Quantifying the health impacts of air pollution – a crucial step for understanding global health burdens and evaluating policy choices – has been a challenge in the past. Researchers have struggled to adequately separate out the health effects of air pollution from the health effects of activities that generate the pollution. For example, a booming economy can produce air pollution but also spur developments, such as lower unemployment, that lead to better healthcare access and improved health outcomes.
To isolate the effects of air pollution exposure, the Stanford-led study focuses on dust carried thousands of miles from the Bodélé Depression in Chad – the largest source of dust emissions in the world. This dust is a frequent presence in West Africa and, to a lesser extent, across other African regions. The researchers analyzed 15 years of household surveys from 30 countries across Sub-Saharan Africa covering nearly 1 million births. Combining birth data with satellite-detected changes in particulate levels driven by the Bodélé dust provided an increasingly clear picture of poor air quality’s health impacts on children.
Sobering findings and surprising solutions
The researchers found that a roughly 25 percent increase in local annual mean particulate concentrations in West Africa causes an 18 percent increase in infant mortality. The results expand on a 2018 paper by the same researchers that found exposure to high particulate matter concentrations in sub-Saharan Africa accounted for about 400,000 infant deaths in 2015 alone.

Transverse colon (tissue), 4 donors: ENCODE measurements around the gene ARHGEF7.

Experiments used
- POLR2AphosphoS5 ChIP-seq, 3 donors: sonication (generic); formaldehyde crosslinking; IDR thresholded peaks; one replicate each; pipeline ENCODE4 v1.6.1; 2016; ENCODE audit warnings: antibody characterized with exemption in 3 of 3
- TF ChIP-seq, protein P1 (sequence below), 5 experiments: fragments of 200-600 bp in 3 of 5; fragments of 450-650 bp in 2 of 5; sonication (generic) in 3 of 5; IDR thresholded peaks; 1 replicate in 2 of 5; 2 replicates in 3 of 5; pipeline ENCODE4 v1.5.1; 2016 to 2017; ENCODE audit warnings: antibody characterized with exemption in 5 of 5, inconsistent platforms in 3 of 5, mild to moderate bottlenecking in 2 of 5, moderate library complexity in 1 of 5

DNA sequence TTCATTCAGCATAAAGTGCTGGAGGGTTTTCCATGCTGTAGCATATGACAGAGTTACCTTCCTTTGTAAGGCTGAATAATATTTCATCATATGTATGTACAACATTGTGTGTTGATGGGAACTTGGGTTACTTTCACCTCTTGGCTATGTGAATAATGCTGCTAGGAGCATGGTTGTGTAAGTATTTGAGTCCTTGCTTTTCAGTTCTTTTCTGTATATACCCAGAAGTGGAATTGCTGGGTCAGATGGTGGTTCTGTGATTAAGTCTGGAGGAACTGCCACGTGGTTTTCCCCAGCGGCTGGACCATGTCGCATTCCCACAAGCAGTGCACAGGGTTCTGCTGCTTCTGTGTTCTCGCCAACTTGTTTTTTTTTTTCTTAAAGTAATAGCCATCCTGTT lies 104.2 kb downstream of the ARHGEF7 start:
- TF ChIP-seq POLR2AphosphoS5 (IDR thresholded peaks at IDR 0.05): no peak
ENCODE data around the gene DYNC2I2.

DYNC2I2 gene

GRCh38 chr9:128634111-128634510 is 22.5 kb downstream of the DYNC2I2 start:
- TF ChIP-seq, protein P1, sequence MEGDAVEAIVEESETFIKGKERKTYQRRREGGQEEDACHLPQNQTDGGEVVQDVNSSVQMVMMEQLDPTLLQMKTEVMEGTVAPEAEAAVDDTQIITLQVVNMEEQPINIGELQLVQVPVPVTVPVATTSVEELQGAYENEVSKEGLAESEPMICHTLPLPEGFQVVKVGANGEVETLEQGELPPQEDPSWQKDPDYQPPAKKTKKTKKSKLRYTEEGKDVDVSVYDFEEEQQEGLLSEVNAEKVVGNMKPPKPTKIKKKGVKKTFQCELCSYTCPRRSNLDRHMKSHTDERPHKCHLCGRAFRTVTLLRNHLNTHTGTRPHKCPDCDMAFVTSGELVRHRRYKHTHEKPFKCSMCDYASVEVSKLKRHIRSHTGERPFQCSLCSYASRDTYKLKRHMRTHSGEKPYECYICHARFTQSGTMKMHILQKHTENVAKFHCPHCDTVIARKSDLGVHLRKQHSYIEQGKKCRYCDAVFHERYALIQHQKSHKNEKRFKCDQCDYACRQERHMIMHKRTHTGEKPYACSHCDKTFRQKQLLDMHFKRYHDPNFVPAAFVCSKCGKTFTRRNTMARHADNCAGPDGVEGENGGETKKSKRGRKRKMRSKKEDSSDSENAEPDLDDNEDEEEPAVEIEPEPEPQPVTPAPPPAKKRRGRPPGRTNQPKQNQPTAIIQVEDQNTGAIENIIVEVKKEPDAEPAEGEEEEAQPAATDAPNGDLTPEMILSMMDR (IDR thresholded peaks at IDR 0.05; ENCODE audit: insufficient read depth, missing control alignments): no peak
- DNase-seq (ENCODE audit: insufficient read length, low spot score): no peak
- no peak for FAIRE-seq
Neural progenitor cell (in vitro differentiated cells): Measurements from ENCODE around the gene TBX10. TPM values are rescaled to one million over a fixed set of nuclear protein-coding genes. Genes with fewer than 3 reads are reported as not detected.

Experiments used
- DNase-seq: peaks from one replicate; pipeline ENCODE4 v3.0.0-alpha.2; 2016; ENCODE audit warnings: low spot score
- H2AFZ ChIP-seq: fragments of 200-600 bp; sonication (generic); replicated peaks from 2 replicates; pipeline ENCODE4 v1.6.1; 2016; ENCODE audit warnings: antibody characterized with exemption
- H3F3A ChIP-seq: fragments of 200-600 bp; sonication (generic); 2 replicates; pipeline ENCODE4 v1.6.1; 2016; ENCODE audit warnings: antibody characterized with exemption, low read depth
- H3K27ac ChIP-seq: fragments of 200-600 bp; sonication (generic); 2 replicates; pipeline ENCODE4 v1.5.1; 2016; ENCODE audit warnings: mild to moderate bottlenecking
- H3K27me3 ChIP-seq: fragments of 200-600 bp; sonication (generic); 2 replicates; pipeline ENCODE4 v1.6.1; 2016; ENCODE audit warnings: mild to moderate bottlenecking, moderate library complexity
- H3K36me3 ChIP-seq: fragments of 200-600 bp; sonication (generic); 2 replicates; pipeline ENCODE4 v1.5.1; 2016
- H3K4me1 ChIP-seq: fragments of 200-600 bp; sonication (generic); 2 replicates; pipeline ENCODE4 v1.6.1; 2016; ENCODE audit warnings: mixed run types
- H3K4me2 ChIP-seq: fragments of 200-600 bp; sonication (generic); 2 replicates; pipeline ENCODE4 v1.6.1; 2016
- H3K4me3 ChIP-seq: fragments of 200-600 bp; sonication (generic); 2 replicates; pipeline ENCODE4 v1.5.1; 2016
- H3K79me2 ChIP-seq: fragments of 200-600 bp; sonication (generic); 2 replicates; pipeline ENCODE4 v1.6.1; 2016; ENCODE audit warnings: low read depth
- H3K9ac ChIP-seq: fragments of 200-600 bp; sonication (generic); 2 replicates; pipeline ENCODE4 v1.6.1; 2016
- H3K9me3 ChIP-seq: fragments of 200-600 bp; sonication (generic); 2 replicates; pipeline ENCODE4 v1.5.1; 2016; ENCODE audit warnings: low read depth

The new study, combined with previous findings from other regions, makes clear that air pollution, even from natural sources, is a “critical determining factor for child health around the world,” the researchers write. Emissions from natural sources could change dramatically in a changing climate, but it’s unclear how. For example, the concentration of dust particulate matter across Sub-Saharan Africa is highly dependent on the amount of rainfall in the Bodélé Depression. Because future changes in rainfall over the Bodélé region due to climate change are highly uncertain, the researchers calculated a range of possibilities for sub-Saharan Africa that could result in anywhere from a 13-percent decline in infant mortality to a 12-percent increase just due to changes in rainfall over the desert. These impacts would be larger than any other published projections for climate change impact on health across Africa.